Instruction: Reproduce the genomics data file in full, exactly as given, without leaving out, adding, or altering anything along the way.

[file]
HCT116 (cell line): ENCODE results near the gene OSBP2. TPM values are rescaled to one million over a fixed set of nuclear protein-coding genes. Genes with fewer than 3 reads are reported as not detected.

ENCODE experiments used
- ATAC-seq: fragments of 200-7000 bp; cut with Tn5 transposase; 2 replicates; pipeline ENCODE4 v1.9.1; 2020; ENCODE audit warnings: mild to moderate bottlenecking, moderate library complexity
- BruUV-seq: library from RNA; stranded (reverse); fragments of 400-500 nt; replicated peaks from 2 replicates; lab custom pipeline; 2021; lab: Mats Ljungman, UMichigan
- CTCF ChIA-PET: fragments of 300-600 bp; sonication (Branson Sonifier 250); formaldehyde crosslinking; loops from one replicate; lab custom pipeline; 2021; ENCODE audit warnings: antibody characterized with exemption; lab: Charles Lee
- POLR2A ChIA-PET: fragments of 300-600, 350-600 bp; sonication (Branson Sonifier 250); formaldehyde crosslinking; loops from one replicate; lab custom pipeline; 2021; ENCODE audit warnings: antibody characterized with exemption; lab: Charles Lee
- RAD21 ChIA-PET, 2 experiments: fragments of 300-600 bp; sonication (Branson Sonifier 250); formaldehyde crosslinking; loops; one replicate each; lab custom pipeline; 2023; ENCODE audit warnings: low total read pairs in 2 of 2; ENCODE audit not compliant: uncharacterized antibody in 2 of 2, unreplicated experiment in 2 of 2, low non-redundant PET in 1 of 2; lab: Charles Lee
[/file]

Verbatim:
HCT116 (cell line): ENCODE results near the gene OSBP2. TPM values are rescaled to one million over a fixed set of nuclear protein-coding genes. Genes with fewer than 3 reads are reported as not detected.

ENCODE experiments used
- ATAC-seq: fragments of 200-7000 bp; cut with Tn5 transposase; 2 replicates; pipeline ENCODE4 v1.9.1; 2020; ENCODE audit warnings: mild to moderate bottlenecking, moderate library complexity
- BruUV-seq: library from RNA; stranded (reverse); fragments of 400-500 nt; replicated peaks from 2 replicates; lab custom pipeline; 2021; lab: Mats Ljungman, UMichigan
- CTCF ChIA-PET: fragments of 300-600 bp; sonication (Branson Sonifier 250); formaldehyde crosslinking; loops from one replicate; lab custom pipeline; 2021; ENCODE audit warnings: antibody characterized with exemption; lab: Charles Lee
- POLR2A ChIA-PET: fragments of 300-600, 350-600 bp; sonication (Branson Sonifier 250); formaldehyde crosslinking; loops from one replicate; lab custom pipeline; 2021; ENCODE audit warnings: antibody characterized with exemption; lab: Charles Lee
- RAD21 ChIA-PET, 2 experiments: fragments of 300-600 bp; sonication (Branson Sonifier 250); formaldehyde crosslinking; loops; one replicate each; lab custom pipeline; 2023; ENCODE audit warnings: low total read pairs in 2 of 2; ENCODE audit not compliant: uncharacterized antibody in 2 of 2, unreplicated experiment in 2 of 2, low non-redundant PET in 1 of 2; lab: Charles Lee